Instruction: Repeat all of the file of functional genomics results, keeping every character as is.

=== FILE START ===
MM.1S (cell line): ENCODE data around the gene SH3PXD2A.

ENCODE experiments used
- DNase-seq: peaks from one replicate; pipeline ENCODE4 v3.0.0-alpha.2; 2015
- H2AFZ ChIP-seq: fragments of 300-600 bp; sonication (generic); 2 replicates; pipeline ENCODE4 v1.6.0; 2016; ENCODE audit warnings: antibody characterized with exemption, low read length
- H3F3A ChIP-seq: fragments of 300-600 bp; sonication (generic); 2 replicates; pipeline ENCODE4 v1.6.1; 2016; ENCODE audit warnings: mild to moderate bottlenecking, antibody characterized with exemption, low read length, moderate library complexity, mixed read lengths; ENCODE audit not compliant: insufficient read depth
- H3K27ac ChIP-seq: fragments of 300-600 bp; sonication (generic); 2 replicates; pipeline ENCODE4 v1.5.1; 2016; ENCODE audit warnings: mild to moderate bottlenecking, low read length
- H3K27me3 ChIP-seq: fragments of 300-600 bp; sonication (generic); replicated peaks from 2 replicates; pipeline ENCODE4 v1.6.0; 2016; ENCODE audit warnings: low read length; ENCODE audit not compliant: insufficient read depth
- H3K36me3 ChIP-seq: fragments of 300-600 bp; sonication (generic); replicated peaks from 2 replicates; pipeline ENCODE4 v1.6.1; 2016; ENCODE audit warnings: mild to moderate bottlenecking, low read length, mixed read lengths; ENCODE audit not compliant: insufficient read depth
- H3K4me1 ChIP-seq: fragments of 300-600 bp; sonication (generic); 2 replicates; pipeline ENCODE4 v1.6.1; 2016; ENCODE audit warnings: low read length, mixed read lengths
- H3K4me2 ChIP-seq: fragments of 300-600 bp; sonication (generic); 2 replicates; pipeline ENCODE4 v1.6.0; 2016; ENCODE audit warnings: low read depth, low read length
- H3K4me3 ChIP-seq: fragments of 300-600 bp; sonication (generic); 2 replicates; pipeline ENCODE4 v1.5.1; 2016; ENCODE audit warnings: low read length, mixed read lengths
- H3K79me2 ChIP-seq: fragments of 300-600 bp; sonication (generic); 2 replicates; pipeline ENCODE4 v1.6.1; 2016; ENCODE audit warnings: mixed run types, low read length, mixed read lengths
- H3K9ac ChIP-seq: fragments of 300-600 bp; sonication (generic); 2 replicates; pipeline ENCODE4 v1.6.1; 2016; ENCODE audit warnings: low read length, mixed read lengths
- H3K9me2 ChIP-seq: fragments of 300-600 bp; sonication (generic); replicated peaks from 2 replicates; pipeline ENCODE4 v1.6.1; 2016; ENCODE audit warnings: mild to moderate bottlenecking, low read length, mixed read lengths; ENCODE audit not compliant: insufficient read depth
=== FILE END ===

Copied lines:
MM.1S (cell line): ENCODE data around the gene SH3PXD2A.

ENCODE experiments used
- DNase-seq: peaks from one replicate; pipeline ENCODE4 v3.0.0-alpha.2; 2015
- H2AFZ ChIP-seq: fragments of 300-600 bp; sonication (generic); 2 replicates; pipeline ENCODE4 v1.6.0; 2016; ENCODE audit warnings: antibody characterized with exemption, low read length
- H3F3A ChIP-seq: fragments of 300-600 bp; sonication (generic); 2 replicates; pipeline ENCODE4 v1.6.1; 2016; ENCODE audit warnings: mild to moderate bottlenecking, antibody characterized with exemption, low read length, moderate library complexity, mixed read lengths; ENCODE audit not compliant: insufficient read depth
- H3K27ac ChIP-seq: fragments of 300-600 bp; sonication (generic); 2 replicates; pipeline ENCODE4 v1.5.1; 2016; ENCODE audit warnings: mild to moderate bottlenecking, low read length
- H3K27me3 ChIP-seq: fragments of 300-600 bp; sonication (generic); replicated peaks from 2 replicates; pipeline ENCODE4 v1.6.0; 2016; ENCODE audit warnings: low read length; ENCODE audit not compliant: insufficient read depth
- H3K36me3 ChIP-seq: fragments of 300-600 bp; sonication (generic); replicated peaks from 2 replicates; pipeline ENCODE4 v1.6.1; 2016; ENCODE audit warnings: mild to moderate bottlenecking, low read length, mixed read lengths; ENCODE audit not compliant: insufficient read depth
- H3K4me1 ChIP-seq: fragments of 300-600 bp; sonication (generic); 2 replicates; pipeline ENCODE4 v1.6.1; 2016; ENCODE audit warnings: low read length, mixed read lengths
- H3K4me2 ChIP-seq: fragments of 300-600 bp; sonication (generic); 2 replicates; pipeline ENCODE4 v1.6.0; 2016; ENCODE audit warnings: low read depth, low read length
- H3K4me3 ChIP-seq: fragments of 300-600 bp; sonication (generic); 2 replicates; pipeline ENCODE4 v1.5.1; 2016; ENCODE audit warnings: low read length, mixed read lengths
- H3K79me2 ChIP-seq: fragments of 300-600 bp; sonication (generic); 2 replicates; pipeline ENCODE4 v1.6.1; 2016; ENCODE audit warnings: mixed run types, low read length, mixed read lengths
- H3K9ac ChIP-seq: fragments of 300-600 bp; sonication (generic); 2 replicates; pipeline ENCODE4 v1.6.1; 2016; ENCODE audit warnings: low read length, mixed read lengths
- H3K9me2 ChIP-seq: fragments of 300-600 bp; sonication (generic); replicated peaks from 2 replicates; pipeline ENCODE4 v1.6.1; 2016; ENCODE audit warnings: mild to moderate bottlenecking, low read length, mixed read lengths; ENCODE audit not compliant: insufficient read depth